100 years ago to the day, at the 11th hour of the 11th day of the 11th month, an armistice went into effect that ended The Great War. Its reverberations are many to this day: I will just mention a few below. ( The Rearview Mirror has some further reflections. )
The people of the time did not call it (yet) World War One, as they thought the Great War would be the war to end all other wars. Sadly, its ambiguous ending sewed the seeds of another war, to be more terrible still. The myth spread that the losing side had not really lost on the battlefield, but had been “stabbed in the back” on the home front (the so-called Dolchstosslegende). The Versailles Treaty, and the crippling and frankly unrealistic reparations payments it imposed, did the rest: in the resulting instability, a demobilized, shiftless lance corporal who’d been sent to eavesdrop on a newly formed “German Workers Party” ended up its leader instead, and his case officer (Capt. Ernst Röhm) the commander of its party militia. The rest is (grisly) history.
In general, out of a quite human, understandable desire to never see such a large-scale conflict again, pacifist and appeasement sentiments ruled that actually emboldened such as had learned a very different lesson from the conflict — said corporal [y”sh] and his future partners in crime.
Not every invention brought to bear on WW I was just meant to kill people and break things. The Bosch-Haber ammonia synthesis, for instance, saved millions from starvation then and has been a life-giver ever since, even as its existence probably extended the war by another two years.
Another legacy of the war has been the attempts to create international organizations which were to prevent war — the League of Nations then, the United Nations after WW II. Lofty as the aims in their creation were, the UN, in particular, would degenerate into a sickening parody of itself, where “human rights commissions” can be chaired by bloody dictatorships, and an organization meant to assist one group of refugees from one conflict ended up perpetuating its own existence through the expedient of extending refugee status to all descendants of the original group in perpetuity — a definition not used for any other group of refugees.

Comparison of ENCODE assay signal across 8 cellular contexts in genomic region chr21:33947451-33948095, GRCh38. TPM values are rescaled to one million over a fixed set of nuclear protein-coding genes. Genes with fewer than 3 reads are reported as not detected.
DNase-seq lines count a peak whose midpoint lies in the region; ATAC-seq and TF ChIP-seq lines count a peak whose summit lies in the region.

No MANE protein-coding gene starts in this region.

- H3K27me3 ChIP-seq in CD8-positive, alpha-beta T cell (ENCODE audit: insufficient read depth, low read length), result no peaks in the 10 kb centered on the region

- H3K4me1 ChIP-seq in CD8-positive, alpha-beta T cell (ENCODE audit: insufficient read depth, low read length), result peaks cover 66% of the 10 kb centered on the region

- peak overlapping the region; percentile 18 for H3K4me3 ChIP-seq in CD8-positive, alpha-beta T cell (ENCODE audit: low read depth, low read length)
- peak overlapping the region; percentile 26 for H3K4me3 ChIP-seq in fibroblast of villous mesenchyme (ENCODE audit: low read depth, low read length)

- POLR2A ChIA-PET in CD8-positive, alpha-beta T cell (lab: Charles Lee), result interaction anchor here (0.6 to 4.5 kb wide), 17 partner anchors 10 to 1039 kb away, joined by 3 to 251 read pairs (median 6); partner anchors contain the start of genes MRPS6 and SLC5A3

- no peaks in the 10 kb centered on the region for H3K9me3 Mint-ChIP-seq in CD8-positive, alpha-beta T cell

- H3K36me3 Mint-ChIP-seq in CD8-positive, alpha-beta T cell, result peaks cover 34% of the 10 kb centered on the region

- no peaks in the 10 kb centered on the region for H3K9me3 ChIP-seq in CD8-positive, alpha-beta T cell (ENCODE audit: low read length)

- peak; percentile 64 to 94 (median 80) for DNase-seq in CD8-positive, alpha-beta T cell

Yet another, very different, legacy was in poetry. Fifteen of the best-known war poems are gathered here: let me quote just three.
In Flanders Fields, by John McRae
In Flanders fields the poppies blow
Between the crosses, row on row,
That mark our place; and in the sky
The larks, still bravely singing, fly
Scarce heard amid the guns below.
We are the Dead. Short days ago
We lived, felt dawn, saw sunset glow,
Loved and were loved, and now we lie
In Flanders fields.
Take up our quarrel with the foe:
To you from failing hands we throw
The torch; be yours to hold it high.
If ye break faith with us who die
We shall not sleep, though poppies grow
In Flanders fields.
The Soldier, by Rupert Brooke
If I should die, think only this of me:
That there’s some corner of a foreign field
That is forever England. There shall be
In that rich earth a richer dust concealed;
A dust whom England bore, shaped, made aware,
Gave, once, her flowers to love, her ways to roam,
A body of England’s, breathing English air,
Washed by the rivers, blest by the suns of home.
And think, this heart, all evil shed away,
A pulse in the eternal mind, no less
Gives somewhere back the thoughts by England given;
Her sights and sounds; dreams happy as her day;
And laughter, learnt of friends; and gentleness,
In hearts at peace, under an English heaven.
Perhaps, by Vera Brittain
(Dedicated to her fiance Roland Aubrey Leighton, who was killed at the age of 20 by a sniper in 1915, four months after she had accepted his marriage proposal)
Perhaps some day the sun will shine again,
And I shall see that still the skies are blue,
And feel once more I do not live in vain,
Although bereft of You.
Perhaps the golden meadows at my feet
Will make the sunny hours of spring seem gay,
And I shall find the white May-blossoms sweet,
Though You have passed away.
Perhaps the summer woods will shimmer bright,
And crimson roses once again be fair,
And autumn harvest fields a rich delight,
Although You are not there.
Perhaps some day I shall not shrink in pain
To see the passing of the dying year,
And listen to Christmas songs again,
Although You cannot hear.
But though kind Time may many joys renew,
There is one greatest joy I shall not know
Again, because my heart for loss of You
Was broken, long ago.